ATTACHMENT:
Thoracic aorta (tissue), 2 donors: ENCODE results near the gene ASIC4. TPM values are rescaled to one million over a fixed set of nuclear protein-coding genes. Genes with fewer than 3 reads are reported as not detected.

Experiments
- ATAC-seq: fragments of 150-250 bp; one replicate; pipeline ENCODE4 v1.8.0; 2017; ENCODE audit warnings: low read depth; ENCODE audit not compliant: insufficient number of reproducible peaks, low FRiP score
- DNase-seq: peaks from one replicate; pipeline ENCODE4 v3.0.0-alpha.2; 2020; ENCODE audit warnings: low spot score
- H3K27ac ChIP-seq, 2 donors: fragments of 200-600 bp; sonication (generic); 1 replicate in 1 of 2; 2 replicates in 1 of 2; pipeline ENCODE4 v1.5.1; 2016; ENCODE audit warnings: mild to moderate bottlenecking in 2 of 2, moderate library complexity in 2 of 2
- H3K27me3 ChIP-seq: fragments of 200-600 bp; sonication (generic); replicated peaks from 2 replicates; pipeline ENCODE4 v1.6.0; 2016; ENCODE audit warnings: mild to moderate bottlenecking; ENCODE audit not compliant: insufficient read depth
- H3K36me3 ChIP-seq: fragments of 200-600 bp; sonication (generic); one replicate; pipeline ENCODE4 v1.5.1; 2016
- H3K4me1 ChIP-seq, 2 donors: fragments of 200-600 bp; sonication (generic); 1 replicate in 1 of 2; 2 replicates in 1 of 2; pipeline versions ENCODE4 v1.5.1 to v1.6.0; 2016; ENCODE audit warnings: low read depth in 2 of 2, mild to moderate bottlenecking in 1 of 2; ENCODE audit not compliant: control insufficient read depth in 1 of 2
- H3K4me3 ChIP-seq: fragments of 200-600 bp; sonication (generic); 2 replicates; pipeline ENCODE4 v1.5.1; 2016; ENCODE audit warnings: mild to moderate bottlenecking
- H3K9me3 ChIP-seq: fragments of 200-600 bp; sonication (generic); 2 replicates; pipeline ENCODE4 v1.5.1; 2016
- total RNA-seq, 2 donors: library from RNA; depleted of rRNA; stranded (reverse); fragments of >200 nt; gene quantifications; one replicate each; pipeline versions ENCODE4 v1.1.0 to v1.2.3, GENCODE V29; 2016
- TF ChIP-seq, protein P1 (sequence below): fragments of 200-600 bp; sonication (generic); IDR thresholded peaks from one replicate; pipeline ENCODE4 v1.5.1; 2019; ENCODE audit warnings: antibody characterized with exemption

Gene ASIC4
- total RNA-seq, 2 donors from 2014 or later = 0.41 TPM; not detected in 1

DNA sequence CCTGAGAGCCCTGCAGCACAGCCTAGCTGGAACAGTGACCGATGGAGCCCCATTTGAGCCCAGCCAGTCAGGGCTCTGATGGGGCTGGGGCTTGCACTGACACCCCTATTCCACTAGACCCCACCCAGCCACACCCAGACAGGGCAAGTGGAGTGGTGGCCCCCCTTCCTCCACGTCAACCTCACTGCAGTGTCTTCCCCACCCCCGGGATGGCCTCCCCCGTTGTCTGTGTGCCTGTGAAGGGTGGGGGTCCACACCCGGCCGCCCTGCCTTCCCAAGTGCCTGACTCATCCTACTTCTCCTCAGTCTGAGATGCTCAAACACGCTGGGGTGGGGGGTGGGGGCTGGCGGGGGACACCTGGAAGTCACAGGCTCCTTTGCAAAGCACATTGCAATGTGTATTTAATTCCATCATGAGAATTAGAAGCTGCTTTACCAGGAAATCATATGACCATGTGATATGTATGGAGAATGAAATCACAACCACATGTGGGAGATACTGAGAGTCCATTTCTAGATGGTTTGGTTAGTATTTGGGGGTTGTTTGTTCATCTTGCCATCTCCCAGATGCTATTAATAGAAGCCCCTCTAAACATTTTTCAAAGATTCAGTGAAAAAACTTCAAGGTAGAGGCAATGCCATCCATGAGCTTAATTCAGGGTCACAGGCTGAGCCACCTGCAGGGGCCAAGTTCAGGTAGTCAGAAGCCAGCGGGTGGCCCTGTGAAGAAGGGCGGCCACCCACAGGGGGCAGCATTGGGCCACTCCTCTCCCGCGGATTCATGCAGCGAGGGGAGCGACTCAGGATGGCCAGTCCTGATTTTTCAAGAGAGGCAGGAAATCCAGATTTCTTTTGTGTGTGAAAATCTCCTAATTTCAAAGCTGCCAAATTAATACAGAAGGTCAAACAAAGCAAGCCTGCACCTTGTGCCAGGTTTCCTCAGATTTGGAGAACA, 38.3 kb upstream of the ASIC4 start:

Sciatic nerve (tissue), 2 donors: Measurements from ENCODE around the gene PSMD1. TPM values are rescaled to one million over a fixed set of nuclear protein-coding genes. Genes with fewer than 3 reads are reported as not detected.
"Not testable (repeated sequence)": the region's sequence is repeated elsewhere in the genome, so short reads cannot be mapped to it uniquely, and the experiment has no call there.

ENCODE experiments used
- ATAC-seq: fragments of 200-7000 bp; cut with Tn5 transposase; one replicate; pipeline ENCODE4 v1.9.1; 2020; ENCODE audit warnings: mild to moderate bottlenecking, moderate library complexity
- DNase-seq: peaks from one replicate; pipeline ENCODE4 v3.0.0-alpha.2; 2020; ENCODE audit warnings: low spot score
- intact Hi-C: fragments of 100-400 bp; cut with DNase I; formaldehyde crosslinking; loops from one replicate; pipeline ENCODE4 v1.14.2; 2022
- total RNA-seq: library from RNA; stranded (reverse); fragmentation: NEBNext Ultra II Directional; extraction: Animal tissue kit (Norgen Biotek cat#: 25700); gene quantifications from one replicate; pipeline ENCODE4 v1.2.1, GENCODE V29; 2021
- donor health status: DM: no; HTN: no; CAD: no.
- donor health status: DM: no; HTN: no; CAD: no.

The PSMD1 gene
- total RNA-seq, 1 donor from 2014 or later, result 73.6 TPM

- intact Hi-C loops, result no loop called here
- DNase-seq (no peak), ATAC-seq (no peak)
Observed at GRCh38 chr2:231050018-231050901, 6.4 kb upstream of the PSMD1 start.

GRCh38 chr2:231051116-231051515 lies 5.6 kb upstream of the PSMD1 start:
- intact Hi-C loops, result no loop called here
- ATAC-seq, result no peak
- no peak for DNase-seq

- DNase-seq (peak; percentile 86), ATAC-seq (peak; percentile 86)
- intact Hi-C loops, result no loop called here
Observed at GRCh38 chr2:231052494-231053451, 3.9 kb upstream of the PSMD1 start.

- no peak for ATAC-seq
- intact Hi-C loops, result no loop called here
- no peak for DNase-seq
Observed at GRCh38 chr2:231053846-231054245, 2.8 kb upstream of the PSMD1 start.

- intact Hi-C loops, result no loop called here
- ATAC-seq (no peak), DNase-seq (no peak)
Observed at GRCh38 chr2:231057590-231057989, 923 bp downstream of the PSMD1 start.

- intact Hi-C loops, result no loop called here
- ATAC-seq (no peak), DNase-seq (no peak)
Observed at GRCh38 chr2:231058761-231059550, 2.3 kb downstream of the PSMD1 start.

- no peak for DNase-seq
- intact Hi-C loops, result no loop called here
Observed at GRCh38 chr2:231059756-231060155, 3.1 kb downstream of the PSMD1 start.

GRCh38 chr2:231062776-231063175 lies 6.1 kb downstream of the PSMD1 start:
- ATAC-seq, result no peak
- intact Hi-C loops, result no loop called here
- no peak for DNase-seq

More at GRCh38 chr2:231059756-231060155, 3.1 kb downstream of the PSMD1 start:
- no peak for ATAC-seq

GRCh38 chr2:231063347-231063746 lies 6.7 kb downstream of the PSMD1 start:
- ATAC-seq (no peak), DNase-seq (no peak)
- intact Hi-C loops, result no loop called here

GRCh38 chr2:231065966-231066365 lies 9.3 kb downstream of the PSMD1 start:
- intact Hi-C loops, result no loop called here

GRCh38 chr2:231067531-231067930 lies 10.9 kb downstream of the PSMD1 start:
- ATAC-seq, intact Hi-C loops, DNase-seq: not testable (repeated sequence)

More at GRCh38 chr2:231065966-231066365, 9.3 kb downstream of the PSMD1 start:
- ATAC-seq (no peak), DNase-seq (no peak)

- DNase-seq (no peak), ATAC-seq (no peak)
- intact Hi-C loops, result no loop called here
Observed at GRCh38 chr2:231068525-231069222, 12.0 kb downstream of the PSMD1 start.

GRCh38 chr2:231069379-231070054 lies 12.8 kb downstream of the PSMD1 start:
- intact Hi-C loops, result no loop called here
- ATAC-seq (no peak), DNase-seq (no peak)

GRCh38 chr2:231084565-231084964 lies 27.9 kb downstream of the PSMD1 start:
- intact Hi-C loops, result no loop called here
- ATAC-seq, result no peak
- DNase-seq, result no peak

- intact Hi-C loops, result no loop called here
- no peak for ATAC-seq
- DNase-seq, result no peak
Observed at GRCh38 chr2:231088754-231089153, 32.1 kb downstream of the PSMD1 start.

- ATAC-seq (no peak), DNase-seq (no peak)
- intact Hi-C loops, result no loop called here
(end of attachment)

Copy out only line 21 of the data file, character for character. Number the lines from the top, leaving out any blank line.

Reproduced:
- intact Hi-C: fragments of 100-400 bp; cut with DNase I; formaldehyde crosslinking; loops from one replicate; pipeline ENCODE4 v1.14.2; 2022